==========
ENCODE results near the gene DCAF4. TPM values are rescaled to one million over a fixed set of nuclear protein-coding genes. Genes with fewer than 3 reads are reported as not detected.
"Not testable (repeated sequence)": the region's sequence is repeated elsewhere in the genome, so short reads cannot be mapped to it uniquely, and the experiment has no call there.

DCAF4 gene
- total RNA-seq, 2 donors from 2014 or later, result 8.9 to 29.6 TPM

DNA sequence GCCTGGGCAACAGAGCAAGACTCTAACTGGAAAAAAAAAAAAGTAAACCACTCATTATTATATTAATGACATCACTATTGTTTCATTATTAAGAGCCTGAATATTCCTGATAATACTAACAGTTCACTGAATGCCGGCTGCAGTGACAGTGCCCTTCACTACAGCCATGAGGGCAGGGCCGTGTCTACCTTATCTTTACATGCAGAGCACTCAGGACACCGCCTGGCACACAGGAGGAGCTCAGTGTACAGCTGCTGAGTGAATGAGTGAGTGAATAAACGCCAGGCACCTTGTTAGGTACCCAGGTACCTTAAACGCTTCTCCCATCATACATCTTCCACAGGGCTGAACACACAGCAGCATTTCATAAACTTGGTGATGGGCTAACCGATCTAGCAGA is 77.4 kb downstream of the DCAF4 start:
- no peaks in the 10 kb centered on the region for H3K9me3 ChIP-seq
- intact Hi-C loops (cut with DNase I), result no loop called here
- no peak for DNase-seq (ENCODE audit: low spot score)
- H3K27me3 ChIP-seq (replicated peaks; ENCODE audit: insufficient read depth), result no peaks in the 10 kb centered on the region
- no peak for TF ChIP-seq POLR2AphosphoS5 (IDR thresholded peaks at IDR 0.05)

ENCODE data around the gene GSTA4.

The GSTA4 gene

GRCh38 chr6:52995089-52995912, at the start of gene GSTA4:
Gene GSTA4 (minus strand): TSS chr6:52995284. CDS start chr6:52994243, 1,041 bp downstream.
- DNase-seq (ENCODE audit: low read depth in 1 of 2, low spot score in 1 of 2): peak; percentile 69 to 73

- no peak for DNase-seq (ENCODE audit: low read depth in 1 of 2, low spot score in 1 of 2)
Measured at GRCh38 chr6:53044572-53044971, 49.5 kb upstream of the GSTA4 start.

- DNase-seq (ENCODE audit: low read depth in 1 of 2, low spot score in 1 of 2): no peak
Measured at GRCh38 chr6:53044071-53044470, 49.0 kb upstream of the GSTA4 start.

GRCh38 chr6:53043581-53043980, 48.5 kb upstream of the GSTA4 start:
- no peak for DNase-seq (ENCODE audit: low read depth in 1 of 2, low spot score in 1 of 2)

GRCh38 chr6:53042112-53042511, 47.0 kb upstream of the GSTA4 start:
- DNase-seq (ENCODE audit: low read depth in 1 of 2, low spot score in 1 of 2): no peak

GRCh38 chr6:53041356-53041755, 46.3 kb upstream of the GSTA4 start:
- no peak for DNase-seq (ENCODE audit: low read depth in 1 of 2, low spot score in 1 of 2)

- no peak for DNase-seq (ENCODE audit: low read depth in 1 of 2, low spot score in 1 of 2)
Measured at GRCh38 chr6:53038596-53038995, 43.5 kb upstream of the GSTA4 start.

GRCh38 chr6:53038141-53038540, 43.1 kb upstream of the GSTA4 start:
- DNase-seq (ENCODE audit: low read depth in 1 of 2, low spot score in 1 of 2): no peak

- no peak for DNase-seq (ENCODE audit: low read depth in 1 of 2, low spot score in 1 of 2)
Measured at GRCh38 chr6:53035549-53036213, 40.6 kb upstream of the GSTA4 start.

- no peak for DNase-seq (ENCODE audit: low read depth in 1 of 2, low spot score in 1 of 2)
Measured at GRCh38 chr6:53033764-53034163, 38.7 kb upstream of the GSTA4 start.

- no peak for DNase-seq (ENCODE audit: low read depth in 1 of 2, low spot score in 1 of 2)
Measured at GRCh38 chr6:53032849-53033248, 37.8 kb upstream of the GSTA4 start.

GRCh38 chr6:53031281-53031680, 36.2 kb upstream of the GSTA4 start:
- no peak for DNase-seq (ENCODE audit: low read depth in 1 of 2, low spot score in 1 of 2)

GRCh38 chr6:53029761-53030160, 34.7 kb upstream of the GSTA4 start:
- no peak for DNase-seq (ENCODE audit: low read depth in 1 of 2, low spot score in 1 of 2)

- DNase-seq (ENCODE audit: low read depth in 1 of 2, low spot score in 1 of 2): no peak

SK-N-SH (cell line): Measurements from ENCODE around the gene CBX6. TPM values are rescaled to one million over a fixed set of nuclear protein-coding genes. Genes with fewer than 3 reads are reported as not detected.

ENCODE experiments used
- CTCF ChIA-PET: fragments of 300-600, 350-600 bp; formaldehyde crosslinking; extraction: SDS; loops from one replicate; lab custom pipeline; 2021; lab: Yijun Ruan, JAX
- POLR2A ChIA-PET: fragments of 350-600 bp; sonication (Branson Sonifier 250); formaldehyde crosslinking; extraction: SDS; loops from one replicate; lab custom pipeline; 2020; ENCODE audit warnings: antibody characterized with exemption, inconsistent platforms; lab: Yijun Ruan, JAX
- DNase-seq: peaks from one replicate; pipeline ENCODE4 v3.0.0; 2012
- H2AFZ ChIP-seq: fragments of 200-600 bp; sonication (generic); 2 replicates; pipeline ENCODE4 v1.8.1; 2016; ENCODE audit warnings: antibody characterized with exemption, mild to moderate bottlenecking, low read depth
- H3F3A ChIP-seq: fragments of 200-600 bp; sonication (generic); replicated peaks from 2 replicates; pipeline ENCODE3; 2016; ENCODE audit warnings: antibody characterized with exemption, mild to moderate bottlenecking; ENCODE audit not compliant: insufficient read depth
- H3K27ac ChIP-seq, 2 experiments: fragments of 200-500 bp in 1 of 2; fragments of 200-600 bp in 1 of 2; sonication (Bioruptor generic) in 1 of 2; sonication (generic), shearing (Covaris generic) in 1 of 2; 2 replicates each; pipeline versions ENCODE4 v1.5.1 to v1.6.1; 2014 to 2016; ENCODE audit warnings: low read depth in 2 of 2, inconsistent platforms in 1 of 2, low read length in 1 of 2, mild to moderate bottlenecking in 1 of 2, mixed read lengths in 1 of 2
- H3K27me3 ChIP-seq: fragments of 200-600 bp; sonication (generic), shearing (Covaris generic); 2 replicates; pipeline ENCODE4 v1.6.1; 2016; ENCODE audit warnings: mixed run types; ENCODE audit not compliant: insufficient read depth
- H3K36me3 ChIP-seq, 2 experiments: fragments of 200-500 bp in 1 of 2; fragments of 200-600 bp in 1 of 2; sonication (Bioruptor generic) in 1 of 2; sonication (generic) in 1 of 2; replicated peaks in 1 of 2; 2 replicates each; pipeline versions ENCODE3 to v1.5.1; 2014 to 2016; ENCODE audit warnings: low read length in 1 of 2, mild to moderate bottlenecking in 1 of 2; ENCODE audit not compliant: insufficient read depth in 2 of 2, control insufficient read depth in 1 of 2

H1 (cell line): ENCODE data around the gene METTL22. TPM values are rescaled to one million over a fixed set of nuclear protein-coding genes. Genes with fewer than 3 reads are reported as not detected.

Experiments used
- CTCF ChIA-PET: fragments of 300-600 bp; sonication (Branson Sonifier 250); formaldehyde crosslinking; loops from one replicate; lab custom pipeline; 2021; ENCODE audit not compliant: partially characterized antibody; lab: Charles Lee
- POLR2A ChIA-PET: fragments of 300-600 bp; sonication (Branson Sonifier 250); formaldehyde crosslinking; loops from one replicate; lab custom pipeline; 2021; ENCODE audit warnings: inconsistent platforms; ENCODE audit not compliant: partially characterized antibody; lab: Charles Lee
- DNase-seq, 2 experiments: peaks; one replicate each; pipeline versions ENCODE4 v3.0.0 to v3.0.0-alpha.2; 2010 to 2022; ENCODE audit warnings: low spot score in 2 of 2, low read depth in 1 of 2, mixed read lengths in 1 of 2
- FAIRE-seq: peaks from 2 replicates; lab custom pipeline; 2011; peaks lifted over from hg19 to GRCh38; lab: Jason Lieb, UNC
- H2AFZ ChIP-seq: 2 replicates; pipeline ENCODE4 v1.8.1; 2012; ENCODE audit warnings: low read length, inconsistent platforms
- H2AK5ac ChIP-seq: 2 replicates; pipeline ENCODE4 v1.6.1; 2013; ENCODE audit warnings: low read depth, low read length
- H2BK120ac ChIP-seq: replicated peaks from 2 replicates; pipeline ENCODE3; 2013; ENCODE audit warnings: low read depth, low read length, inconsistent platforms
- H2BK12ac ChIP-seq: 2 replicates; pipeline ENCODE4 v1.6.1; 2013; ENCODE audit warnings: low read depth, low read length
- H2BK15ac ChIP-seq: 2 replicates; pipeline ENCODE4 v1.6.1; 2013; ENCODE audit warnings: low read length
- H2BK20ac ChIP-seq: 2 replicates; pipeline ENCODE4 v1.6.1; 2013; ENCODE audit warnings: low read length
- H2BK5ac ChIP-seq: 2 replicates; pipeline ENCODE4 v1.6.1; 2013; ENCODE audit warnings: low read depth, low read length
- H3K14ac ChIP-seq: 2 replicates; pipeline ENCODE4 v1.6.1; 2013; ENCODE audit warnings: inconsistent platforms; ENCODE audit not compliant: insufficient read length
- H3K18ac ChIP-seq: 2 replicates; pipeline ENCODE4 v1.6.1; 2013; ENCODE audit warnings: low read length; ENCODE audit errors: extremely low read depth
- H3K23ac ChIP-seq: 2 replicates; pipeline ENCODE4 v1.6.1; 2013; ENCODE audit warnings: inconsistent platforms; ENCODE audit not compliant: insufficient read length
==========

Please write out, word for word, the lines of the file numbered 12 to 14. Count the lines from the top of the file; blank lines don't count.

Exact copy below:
The GSTA4 gene

GRCh38 chr6:52995089-52995912, at the start of gene GSTA4:
Gene GSTA4 (minus strand): TSS chr6:52995284. CDS start chr6:52994243, 1,041 bp downstream.